The Justice Department on Monday dropped a crucial objection to Texas’ strict voter-identification law, signaling a significant change from the Obama administration on voting-rights issues. The Republican-led Texas Legislature passed one of the toughest voter ID laws in the country in 2011, requiring voters to show a driver’s license, passport or other government-issued photo ID before casting a ballot. The Obama administration’s Justice Department sued Texas to block the law in 2013 and scored a major victory last year after a federal appeals court ruled that the law needed to be softened because it discriminated against minority voters who lacked the required IDs. Opponents of the law said Republican lawmakers selected IDs that were most advantageous for Republican-leaning white voters and discarded IDs that were beneficial to Democratic-leaning minority voters. For example, legislators included licenses to carry concealed handguns, which are predominantly carried by whites, and excluded government employee IDs and public university IDs, which are more likely to be used by blacks, Hispanics and Democratic-leaning younger voters. But the Justice Department under President Trump and Attorney General Jeff Sessions told a judge on Monday that it was withdrawing its claim that Texas enacted the law with a discriminatory intent.
The Trump administration is abandoning the government’s six-year-old claim that Texas’ voter ID law was intended to discriminate against Hispanics and other minorities, signaling a new course in one of the signature voting rights cases brought by former President Barack Obama. The about-face came on the eve of Tuesday’s scheduled hearing before U.S. District Court Judge Nelva Gonzales Ramos in Corpus Christi. It also came a week after the U.S. Justice Department and Texas Attorney General Ken Paxton had asked for a delay in the case because the state legislature is considering changes to the law, which the federal courts already have found to have a discriminatory impact. In court filings Monday, the Justice Department again cited new efforts in the Texas Legislature to “rectify any alleged infirmities” with the 2011 voter identification law, including a “reasonable impediment or indigency exception.” A U.S. Justice Department spokesman said the government would remain a party to a broader discrimination lawsuit brought by a number of legal and civil rights groups.
Wisconsin’s Republican attorney general filed an appeal Friday with the U.S. Supreme Court challenging a ruling striking down GOP-drawn legislative boundaries as unconstitutional. Brad Schimel had said he would appeal since a panel of judges last month struck down the maps and ordered the Republican-controlled Legislature to draw new boundaries. The judges ordered that new maps be drawn by November so they would be in place for the 2018 election. Democrats who challenged the maps are calling on the Legislature to move quickly to draw new ones. But Schimel and Republicans don’t want to do that unless the Supreme Court requires it.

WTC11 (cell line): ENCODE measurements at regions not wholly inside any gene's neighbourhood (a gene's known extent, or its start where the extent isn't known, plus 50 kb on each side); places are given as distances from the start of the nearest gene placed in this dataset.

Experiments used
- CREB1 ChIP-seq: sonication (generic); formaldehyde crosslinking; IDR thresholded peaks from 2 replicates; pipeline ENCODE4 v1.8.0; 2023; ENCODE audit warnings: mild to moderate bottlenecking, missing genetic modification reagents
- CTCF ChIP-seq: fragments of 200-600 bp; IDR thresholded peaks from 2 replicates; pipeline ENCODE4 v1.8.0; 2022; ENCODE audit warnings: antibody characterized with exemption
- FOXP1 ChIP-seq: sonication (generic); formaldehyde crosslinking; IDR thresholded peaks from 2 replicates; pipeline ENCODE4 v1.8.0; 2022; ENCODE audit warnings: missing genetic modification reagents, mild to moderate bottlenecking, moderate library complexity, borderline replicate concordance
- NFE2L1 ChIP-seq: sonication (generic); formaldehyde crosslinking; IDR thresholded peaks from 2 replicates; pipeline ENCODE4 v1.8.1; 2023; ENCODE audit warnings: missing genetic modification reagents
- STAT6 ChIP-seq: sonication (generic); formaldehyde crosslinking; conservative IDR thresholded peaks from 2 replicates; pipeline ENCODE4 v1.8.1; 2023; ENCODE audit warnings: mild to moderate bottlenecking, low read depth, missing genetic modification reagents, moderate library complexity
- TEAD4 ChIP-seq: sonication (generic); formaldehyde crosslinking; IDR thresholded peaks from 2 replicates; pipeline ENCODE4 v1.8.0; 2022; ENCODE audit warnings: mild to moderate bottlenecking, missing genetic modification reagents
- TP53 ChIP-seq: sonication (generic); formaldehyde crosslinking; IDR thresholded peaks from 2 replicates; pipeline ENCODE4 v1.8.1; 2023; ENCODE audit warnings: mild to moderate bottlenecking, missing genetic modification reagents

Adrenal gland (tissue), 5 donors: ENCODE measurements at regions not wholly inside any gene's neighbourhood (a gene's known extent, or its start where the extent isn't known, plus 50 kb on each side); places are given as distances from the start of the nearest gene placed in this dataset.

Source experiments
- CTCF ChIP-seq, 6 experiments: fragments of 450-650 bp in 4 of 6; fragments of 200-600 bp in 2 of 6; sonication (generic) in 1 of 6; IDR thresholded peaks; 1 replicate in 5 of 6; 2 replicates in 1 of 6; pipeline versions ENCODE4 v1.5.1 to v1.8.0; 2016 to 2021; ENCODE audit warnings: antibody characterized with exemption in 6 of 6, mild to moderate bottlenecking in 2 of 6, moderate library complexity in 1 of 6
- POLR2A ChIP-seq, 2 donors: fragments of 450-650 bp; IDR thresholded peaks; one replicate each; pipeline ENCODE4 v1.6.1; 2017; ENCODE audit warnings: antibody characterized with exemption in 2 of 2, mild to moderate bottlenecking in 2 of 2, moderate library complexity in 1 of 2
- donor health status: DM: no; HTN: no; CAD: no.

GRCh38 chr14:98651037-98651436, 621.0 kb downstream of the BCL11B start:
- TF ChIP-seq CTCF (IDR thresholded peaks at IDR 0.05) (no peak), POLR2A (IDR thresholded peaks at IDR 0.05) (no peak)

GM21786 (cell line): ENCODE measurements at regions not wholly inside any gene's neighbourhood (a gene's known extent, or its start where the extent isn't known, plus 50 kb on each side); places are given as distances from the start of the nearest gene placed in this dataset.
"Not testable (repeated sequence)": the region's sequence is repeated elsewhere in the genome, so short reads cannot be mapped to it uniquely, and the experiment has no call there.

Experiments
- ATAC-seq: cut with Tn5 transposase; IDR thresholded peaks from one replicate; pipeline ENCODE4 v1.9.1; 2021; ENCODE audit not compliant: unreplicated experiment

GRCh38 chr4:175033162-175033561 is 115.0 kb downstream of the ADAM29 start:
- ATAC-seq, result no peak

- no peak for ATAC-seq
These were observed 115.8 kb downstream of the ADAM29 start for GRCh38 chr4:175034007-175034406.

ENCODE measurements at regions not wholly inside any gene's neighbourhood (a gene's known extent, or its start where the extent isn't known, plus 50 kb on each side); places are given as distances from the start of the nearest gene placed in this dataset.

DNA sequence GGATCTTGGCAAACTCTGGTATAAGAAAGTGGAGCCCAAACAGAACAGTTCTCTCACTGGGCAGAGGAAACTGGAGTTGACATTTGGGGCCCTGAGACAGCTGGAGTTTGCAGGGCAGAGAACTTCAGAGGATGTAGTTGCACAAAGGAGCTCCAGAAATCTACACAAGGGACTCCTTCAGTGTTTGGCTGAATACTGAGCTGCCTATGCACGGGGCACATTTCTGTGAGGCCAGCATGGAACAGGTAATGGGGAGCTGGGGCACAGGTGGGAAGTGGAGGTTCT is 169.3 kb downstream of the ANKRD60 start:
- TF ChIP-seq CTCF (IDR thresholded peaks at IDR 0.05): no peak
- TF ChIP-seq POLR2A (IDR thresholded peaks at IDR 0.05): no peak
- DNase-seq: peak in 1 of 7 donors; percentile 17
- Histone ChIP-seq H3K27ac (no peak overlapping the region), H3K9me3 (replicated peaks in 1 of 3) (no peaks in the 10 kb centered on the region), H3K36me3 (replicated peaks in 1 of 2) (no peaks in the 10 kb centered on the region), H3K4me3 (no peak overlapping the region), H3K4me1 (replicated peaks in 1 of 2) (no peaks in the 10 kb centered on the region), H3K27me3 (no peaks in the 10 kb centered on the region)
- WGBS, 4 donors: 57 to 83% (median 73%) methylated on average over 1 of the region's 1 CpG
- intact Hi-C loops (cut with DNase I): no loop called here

Bulgaria: Could the lack of voting machines sink Bulgaria’s March parliamentary elections? | The Sofia Globe
The fact that there will not be voting machines at all polling stations in Bulgaria’s March 26 2017 early parliamentary elections could open the way for a challenge in the Constitutional Court challenge – but there is no certainty that such a challenge would succeed. This emerges from the view taken by some members of the Central Election Commission (CEC) and specialists in Bulgarian constitutional law. The CEC decided on February 25 not to accept the sole bid to supply the machines, saying that the bidder did not meet the technical and timeframe criteria to supply the 12 500 machines needed to comply with a Supreme Administrative Court ruling handed down on February 1. The court ruled that to comply with an amendment to electoral law approved in 2015, there should be voting machines at all polling stations, in Bulgaria and abroad, as an alternative to using a ballot paper.
Hurrying home from work, Noellie Benison paused to take in the grinning poster of the former U.S. president, flanking a busy meridian in northern Paris. “Obama 2017,” she read out. Below: the French translation of his famous tagline, “Oui, on peut” — “Yes we can.” “If Obama runs, I’ll vote for him, that’s for sure,” said 55-year-old Benison, who is planning to cast a blank ballot in this spring’s presidential vote. “We’ve lost our confidence,” she added, dismissing the current crop of candidates. “They’re all the same.” What started as a joke over beers by a quartet of Parisians in their 30s has made international news in less than a week. Today, Obama2017.fr – an online petition to put Barack Obama on the French ballot, has received 50,000 signatures, its organizers say.
It’s almost 10 p.m. on a Monday night but the 100 or so people assembled in a hotel conference room in North Holland are in no hurry to go home. They’re asking a dapper, young politician pointed and thoughtful questions that reveal a hunger for political debate. It would be an idyllic picture of one of the world’s most accomplished democracies if the content of the discussion weren’t evidence of a democratic process gone badly wrong. The March 15 election in the Netherlands is expected to deliver a further strong signal to global political elites that many Western voters no longer accept the way in which they are governed. And that signal won’t be limited to the expected strong showing for Geert Wilders’ far-right Freedom Party (PVV).